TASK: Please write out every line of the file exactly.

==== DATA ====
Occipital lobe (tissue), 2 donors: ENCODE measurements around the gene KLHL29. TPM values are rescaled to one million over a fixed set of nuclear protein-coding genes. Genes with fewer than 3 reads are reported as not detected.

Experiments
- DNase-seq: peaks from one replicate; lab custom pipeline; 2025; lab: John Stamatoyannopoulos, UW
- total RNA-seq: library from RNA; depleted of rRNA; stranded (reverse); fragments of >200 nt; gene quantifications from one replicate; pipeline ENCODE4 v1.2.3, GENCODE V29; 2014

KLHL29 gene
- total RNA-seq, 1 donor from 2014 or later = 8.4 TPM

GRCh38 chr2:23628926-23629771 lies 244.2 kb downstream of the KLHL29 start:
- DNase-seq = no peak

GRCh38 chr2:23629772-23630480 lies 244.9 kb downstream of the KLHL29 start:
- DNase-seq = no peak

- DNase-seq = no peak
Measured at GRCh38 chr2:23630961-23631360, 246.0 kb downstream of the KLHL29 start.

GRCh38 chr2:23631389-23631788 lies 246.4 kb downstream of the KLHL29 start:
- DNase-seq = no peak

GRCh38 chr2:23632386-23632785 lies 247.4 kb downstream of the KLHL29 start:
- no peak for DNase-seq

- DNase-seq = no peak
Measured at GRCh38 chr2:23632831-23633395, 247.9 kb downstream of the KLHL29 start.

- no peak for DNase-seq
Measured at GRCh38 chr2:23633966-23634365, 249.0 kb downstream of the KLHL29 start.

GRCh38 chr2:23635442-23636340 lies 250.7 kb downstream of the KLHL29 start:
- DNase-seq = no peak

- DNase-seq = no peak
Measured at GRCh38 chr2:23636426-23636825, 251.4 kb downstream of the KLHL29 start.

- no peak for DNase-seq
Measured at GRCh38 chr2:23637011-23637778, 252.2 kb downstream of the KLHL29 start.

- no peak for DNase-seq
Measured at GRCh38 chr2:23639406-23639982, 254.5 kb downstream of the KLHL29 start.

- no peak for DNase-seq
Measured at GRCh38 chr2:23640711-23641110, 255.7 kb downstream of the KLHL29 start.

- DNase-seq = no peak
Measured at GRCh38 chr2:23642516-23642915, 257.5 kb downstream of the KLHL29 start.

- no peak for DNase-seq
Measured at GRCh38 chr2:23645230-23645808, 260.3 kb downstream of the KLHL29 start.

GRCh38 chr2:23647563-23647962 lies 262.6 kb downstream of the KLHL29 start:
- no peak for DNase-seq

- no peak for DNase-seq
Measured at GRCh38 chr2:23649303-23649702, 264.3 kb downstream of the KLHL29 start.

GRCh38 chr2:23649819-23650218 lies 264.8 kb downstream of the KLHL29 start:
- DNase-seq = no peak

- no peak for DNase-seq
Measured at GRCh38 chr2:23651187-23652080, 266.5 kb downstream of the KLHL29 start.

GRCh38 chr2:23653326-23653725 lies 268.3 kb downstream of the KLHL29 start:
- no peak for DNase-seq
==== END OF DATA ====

Occipital lobe (tissue), 2 donors: ENCODE measurements around the gene KLHL29. TPM values are rescaled to one million over a fixed set of nuclear protein-coding genes. Genes with fewer than 3 reads are reported as not detected.

Experiments
- DNase-seq: peaks from one replicate; lab custom pipeline; 2025; lab: John Stamatoyannopoulos, UW
- total RNA-seq: library from RNA; depleted of rRNA; stranded (reverse); fragments of >200 nt; gene quantifications from one replicate; pipeline ENCODE4 v1.2.3, GENCODE V29; 2014

KLHL29 gene
- total RNA-seq, 1 donor from 2014 or later = 8.4 TPM

GRCh38 chr2:23628926-23629771 lies 244.2 kb downstream of the KLHL29 start:
- DNase-seq = no peak

GRCh38 chr2:23629772-23630480 lies 244.9 kb downstream of the KLHL29 start:
- DNase-seq = no peak

- DNase-seq = no peak
Measured at GRCh38 chr2:23630961-23631360, 246.0 kb downstream of the KLHL29 start.

GRCh38 chr2:23631389-23631788 lies 246.4 kb downstream of the KLHL29 start:
- DNase-seq = no peak

GRCh38 chr2:23632386-23632785 lies 247.4 kb downstream of the KLHL29 start:
- no peak for DNase-seq

- DNase-seq = no peak
Measured at GRCh38 chr2:23632831-23633395, 247.9 kb downstream of the KLHL29 start.

- no peak for DNase-seq
Measured at GRCh38 chr2:23633966-23634365, 249.0 kb downstream of the KLHL29 start.

GRCh38 chr2:23635442-23636340 lies 250.7 kb downstream of the KLHL29 start:
- DNase-seq = no peak

- DNase-seq = no peak
Measured at GRCh38 chr2:23636426-23636825, 251.4 kb downstream of the KLHL29 start.

- no peak for DNase-seq
Measured at GRCh38 chr2:23637011-23637778, 252.2 kb downstream of the KLHL29 start.

- no peak for DNase-seq
Measured at GRCh38 chr2:23639406-23639982, 254.5 kb downstream of the KLHL29 start.

- no peak for DNase-seq
Measured at GRCh38 chr2:23640711-23641110, 255.7 kb downstream of the KLHL29 start.

- DNase-seq = no peak
Measured at GRCh38 chr2:23642516-23642915, 257.5 kb downstream of the KLHL29 start.

- no peak for DNase-seq
Measured at GRCh38 chr2:23645230-23645808, 260.3 kb downstream of the KLHL29 start.

GRCh38 chr2:23647563-23647962 lies 262.6 kb downstream of the KLHL29 start:
- no peak for DNase-seq

- no peak for DNase-seq
Measured at GRCh38 chr2:23649303-23649702, 264.3 kb downstream of the KLHL29 start.

GRCh38 chr2:23649819-23650218 lies 264.8 kb downstream of the KLHL29 start:
- DNase-seq = no peak

- no peak for DNase-seq
Measured at GRCh38 chr2:23651187-23652080, 266.5 kb downstream of the KLHL29 start.

GRCh38 chr2:23653326-23653725 lies 268.3 kb downstream of the KLHL29 start:
- no peak for DNase-seq